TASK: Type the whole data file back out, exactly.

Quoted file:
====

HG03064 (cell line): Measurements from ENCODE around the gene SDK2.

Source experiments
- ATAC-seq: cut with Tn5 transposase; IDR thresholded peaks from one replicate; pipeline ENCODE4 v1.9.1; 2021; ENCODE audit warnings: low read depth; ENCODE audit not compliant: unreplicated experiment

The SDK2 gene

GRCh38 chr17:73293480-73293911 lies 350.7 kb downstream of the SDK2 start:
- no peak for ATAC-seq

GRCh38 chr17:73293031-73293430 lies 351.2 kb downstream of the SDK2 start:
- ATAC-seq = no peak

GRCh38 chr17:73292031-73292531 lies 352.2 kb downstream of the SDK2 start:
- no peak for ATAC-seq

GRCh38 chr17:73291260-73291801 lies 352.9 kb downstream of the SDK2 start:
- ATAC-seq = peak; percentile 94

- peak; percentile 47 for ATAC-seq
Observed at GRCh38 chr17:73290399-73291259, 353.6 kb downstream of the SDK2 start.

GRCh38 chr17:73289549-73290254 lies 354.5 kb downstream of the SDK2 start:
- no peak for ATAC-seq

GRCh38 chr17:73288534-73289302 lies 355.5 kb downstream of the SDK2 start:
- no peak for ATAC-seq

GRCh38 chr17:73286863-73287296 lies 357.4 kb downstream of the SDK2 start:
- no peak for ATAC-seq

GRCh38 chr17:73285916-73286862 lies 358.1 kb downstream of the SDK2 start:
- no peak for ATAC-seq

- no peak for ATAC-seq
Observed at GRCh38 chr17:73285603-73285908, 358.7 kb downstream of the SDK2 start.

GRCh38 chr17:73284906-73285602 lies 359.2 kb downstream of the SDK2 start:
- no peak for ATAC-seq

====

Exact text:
HG03064 (cell line): Measurements from ENCODE around the gene SDK2.

Source experiments
- ATAC-seq: cut with Tn5 transposase; IDR thresholded peaks from one replicate; pipeline ENCODE4 v1.9.1; 2021; ENCODE audit warnings: low read depth; ENCODE audit not compliant: unreplicated experiment

The SDK2 gene

GRCh38 chr17:73293480-73293911 lies 350.7 kb downstream of the SDK2 start:
- no peak for ATAC-seq

GRCh38 chr17:73293031-73293430 lies 351.2 kb downstream of the SDK2 start:
- ATAC-seq = no peak

GRCh38 chr17:73292031-73292531 lies 352.2 kb downstream of the SDK2 start:
- no peak for ATAC-seq

GRCh38 chr17:73291260-73291801 lies 352.9 kb downstream of the SDK2 start:
- ATAC-seq = peak; percentile 94

- peak; percentile 47 for ATAC-seq
Observed at GRCh38 chr17:73290399-73291259, 353.6 kb downstream of the SDK2 start.

GRCh38 chr17:73289549-73290254 lies 354.5 kb downstream of the SDK2 start:
- no peak for ATAC-seq

GRCh38 chr17:73288534-73289302 lies 355.5 kb downstream of the SDK2 start:
- no peak for ATAC-seq

GRCh38 chr17:73286863-73287296 lies 357.4 kb downstream of the SDK2 start:
- no peak for ATAC-seq

GRCh38 chr17:73285916-73286862 lies 358.1 kb downstream of the SDK2 start:
- no peak for ATAC-seq

- no peak for ATAC-seq
Observed at GRCh38 chr17:73285603-73285908, 358.7 kb downstream of the SDK2 start.

GRCh38 chr17:73284906-73285602 lies 359.2 kb downstream of the SDK2 start:
- no peak for ATAC-seq